By: Richard E. Guttentag, Esq. and Alexander S. Beck, Esq., Stearns, Roberts & Guttentag, LLC
An insurer’s duty to defend its insured against a legal action arises when the complaint alleges facts that potentially bring the suit within policy coverage. When a complaint alleges facts showing two or more grounds for liability, one being within coverage and the other not, the insurer is obligated to defend the entire suit.
In James River Insurance Company v. Hufsey-Nicolaides-Garcia-Suarez Associates, Inc., 2014 WL 904710 (11 th Cir. 2014), a guest of a hotel contracted Legionnaire’s disease. The Health Department issued a Health Advisory stating that the chlorine levels in the hotel’s plumbing water system was insufficient to protect against potential water-borne illnesses, noted that three cases Legionnaire’s disease might be linked to the hotel, and advised that the water should not be consumed as a precautionary measure. Consequently, the hotel was forced to close while it repaired the water filtration system.
The Hotel sued the developers of the hotel alleging, in part, that because the water at the hotel did not have appropriate chlorine levels, the water could not be used for its intended purposes, and claimed damages for economic losses arising from the costs of closing down the hotel to repair the filtration system. The developers then filed a third party action against the mechanical engineer responsible for the design and installation of the hotel’s filtration system. The developer’s third-party complaint against the mechanical engineer incorporated the allegations made by the Hotel against the developers, and consisted of actions for indemnification and contribution alleging that the engineer failed to properly design the Hotel’s plumbing and filtration systems because it reduced the level of chlorine in the water to an unsafe level.
The mechanical engineer’s insurer brought a declaratory judgment action against the engineer seeking a judgment that it had no duty to defend or indemnify the engineer in the underlying litigation because all of the claims arose from the presence of bacteria in the water, and therefore the policy’s exclusions barred coverage. The pollution exclusion of the policy waived coverage for any claim “[b]ased on or directly or indirectly arising out of or resulting from or caused or contributed to by pollution/environmental impairment/contamination …” The pollution exclusion further barred coverage for “[a]ll liability and expense arising out of or related to any form of pollution …” The district court granted summary judgment for the insurer holding that the ‘pollution exclusion’ of the insurance policy applied, and therefore the insurer had no duty to defend or indemnify the mechanical engineer. The Insured appealed the district court’s ruling.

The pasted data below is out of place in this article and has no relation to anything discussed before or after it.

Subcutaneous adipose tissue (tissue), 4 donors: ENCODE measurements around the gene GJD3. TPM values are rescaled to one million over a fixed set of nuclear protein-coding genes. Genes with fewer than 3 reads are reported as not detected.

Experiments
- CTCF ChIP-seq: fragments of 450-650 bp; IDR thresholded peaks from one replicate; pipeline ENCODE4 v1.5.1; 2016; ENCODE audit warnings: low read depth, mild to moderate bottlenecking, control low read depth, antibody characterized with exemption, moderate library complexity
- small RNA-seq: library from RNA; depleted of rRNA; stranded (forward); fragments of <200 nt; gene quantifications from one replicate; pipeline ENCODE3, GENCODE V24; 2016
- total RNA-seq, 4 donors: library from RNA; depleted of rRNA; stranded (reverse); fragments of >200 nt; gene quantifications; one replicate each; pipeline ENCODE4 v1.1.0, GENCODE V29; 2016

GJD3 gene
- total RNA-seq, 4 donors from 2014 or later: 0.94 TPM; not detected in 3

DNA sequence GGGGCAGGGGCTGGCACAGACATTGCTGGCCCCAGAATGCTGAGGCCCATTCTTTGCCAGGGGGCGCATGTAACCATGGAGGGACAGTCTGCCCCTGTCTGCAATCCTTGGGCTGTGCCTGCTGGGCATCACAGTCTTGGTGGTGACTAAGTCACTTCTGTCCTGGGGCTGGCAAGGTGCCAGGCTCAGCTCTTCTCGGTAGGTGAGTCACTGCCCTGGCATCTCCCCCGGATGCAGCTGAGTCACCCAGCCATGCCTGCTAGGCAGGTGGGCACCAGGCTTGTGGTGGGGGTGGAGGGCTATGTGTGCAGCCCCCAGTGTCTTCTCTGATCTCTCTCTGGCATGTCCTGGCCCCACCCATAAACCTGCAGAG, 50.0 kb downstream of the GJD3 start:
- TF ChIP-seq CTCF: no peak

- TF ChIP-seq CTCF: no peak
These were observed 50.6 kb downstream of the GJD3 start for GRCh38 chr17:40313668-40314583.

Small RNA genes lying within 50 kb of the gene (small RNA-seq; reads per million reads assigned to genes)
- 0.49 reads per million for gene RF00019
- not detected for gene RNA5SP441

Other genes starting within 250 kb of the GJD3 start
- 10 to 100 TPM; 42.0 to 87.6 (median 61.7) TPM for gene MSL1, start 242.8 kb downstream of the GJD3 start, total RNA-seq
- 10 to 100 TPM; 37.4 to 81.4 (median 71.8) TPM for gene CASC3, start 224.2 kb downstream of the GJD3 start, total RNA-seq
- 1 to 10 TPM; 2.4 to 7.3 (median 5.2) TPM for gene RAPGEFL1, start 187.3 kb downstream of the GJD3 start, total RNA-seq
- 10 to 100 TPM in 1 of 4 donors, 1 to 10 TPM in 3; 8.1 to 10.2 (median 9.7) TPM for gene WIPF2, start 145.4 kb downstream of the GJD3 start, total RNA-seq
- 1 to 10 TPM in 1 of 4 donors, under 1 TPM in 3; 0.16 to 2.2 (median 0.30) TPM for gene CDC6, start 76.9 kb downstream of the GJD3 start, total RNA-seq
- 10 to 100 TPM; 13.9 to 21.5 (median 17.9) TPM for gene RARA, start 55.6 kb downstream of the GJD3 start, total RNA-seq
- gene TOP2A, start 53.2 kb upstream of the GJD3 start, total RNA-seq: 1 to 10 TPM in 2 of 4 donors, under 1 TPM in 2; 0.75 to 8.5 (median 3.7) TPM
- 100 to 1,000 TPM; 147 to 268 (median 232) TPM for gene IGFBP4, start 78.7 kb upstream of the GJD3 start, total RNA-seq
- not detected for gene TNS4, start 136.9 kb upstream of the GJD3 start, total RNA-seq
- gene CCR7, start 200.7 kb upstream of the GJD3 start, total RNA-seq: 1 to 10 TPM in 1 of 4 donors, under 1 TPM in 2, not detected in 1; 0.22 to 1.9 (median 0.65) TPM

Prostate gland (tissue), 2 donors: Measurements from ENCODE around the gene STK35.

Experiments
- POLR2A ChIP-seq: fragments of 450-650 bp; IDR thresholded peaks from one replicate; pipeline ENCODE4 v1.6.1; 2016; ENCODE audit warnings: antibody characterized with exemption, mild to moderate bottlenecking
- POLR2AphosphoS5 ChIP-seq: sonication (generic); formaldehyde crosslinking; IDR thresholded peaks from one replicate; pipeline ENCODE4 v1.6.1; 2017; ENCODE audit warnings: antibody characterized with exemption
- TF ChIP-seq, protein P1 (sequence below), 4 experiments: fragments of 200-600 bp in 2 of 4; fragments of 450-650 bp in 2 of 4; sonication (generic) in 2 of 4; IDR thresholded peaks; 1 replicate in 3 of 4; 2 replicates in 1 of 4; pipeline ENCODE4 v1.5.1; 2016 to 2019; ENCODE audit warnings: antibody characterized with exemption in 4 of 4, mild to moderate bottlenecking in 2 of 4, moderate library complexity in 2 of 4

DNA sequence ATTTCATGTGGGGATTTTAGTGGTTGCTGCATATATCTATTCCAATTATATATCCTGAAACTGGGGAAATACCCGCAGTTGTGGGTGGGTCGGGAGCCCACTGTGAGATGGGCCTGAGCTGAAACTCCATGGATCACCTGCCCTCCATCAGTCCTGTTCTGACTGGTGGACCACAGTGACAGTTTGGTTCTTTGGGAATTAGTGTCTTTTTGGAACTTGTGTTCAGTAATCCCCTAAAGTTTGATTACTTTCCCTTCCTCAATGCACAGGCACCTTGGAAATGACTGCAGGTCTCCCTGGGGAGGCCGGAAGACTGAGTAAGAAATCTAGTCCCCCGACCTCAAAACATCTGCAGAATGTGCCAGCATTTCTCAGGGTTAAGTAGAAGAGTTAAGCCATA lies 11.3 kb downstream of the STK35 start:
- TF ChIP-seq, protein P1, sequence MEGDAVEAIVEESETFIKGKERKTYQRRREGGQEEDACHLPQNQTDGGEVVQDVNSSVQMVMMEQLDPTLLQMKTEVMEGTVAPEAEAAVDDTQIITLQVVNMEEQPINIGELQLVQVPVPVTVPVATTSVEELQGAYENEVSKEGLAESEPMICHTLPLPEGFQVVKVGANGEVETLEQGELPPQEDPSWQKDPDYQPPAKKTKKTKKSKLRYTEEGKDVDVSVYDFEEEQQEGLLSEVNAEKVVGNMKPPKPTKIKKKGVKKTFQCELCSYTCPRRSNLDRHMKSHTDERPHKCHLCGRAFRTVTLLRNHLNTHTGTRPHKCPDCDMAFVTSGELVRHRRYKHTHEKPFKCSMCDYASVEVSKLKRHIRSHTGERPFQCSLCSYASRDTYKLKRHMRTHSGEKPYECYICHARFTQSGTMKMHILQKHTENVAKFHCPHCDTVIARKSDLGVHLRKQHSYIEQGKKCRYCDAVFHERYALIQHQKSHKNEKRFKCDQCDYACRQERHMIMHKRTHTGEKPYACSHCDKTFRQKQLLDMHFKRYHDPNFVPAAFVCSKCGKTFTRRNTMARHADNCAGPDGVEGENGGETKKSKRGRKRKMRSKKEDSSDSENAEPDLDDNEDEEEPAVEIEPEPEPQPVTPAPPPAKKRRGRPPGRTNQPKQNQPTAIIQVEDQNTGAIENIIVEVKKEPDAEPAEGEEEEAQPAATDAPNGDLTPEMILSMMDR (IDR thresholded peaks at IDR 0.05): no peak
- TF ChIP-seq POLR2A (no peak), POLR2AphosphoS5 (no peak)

The sole issue on appeal was whether any of the underlying claims were covered by the insurance policy issued by the engineer’s insurer to the engineer, or whether one of the exclusions in the policy operated to bar coverage. The appellate court concluded that the district court erred in granting the insurer’s summary judgment because, regardless of whether the ‘pollution exclusion’ or the ‘fungi or bacteria exclusion” barred some coverage, a portion of the allegations and damages claimed against the mechanical engineer in the underlying action fell outside the policy’s exclusions because they were entirely unrelated to the presence of bacteria.
Under Florida law, an insurer’s duty to defend its insured against a legal action arises when the complaint alleges facts that fairly and potentially bring the suit within policy coverage. In other words, the allegations of the complaint determine an insurer’s duty to defend. The insured has a duty to defend even if the underlying allegations are inconsistent with the actual facts or completely without merit. The duty to defend extends to all claims of a particular action even if only a portion of the claims are within the scope of coverage. Therefore, if the complaint alleges facts showing two or more grounds for liability, one being within the insurance coverage and the other not, the insurer is obligated to defend the entire suit.
The appellate court determined that some of the allegations of the underlying litigation did not arise out of the presence of legionella bacteria, and as such, the pollution and bacteria exclusions would not apply to these claims. The developer’s third party complaint alleged that the insured failed to properly design the hotel’s plumbing and filtration systems, and therefore, it was liable if the developers were held responsible for the damages the hotel sought in its complaint. The Court reasoned that the Hotel’s allegations that its damages included costs related to “remediation” efforts of the improperly designed plumbing and filtration systems did not relate to the presence of pollution or bacteria, and therefore were sufficient to trigger the insurer’s duty to defend, which extended to all claims, even those that were not within the scope of coverage.
This case demonstrates that an insurer’s duty to defend its insured will be triggered when any of the claims fall within the scope of coverage under the insurance policy. Once an insurer has a duty to defend a particular claim, the duty will extend to all of the claims in the action, including claims that are not within the insurance coverage.
About the Author: Alexander S. Beck is an associate with Stearns, Roberts & Guttentag, LLC. Mr. Beck in construction law including construction lien claims, payment and performance bond claims, bid protests, construction contract preparation, and construction and design defect claims He can be reached for consultation at [email protected].